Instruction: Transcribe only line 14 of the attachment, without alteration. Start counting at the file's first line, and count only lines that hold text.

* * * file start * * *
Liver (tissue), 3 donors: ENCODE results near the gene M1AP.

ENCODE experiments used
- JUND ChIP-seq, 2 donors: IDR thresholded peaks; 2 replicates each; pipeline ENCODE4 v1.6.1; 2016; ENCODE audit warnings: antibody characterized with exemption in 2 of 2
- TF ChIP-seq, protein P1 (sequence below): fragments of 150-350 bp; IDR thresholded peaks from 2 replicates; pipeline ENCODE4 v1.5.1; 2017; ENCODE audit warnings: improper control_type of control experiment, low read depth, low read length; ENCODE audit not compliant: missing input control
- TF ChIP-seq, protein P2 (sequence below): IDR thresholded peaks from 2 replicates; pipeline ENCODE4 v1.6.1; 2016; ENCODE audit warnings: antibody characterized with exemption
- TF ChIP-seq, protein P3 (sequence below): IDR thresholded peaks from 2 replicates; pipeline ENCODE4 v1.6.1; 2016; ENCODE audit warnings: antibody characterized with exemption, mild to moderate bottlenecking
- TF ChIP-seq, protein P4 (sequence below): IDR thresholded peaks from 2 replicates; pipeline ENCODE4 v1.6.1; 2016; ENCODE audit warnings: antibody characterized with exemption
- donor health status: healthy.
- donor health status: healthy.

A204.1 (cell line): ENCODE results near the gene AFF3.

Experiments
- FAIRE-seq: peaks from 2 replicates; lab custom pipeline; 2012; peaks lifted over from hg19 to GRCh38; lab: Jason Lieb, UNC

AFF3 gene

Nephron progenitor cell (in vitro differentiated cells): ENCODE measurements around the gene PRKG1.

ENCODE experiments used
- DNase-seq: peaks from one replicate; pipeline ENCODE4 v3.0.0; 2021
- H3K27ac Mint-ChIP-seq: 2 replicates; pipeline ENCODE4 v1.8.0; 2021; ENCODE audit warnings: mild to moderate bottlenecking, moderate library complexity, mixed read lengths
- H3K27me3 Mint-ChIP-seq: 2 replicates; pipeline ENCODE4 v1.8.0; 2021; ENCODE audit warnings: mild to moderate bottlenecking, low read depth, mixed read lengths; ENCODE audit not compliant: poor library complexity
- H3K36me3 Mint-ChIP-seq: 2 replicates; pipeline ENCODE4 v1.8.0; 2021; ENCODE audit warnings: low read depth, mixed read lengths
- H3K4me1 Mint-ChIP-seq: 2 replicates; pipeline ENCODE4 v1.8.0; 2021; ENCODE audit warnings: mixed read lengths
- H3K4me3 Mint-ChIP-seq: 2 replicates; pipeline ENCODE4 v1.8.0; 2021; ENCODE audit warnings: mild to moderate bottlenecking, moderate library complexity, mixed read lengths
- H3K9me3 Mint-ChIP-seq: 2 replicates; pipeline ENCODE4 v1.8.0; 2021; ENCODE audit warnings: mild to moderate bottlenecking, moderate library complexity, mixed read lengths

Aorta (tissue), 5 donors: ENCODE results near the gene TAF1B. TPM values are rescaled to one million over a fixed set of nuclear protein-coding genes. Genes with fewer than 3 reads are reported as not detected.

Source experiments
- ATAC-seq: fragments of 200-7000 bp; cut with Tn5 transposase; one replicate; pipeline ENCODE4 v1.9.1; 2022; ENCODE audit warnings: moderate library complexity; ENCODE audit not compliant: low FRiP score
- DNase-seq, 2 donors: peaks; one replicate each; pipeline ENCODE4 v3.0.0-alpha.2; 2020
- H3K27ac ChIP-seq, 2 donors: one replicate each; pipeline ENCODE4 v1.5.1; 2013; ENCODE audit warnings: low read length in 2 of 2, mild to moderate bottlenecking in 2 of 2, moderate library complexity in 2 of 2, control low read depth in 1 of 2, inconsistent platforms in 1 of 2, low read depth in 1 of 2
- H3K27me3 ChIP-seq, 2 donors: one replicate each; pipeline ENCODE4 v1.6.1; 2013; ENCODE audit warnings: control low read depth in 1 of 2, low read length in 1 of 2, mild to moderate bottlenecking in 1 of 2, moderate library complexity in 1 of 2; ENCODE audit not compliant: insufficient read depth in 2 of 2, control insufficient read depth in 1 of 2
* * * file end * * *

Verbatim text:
Nephron progenitor cell (in vitro differentiated cells): ENCODE measurements around the gene PRKG1.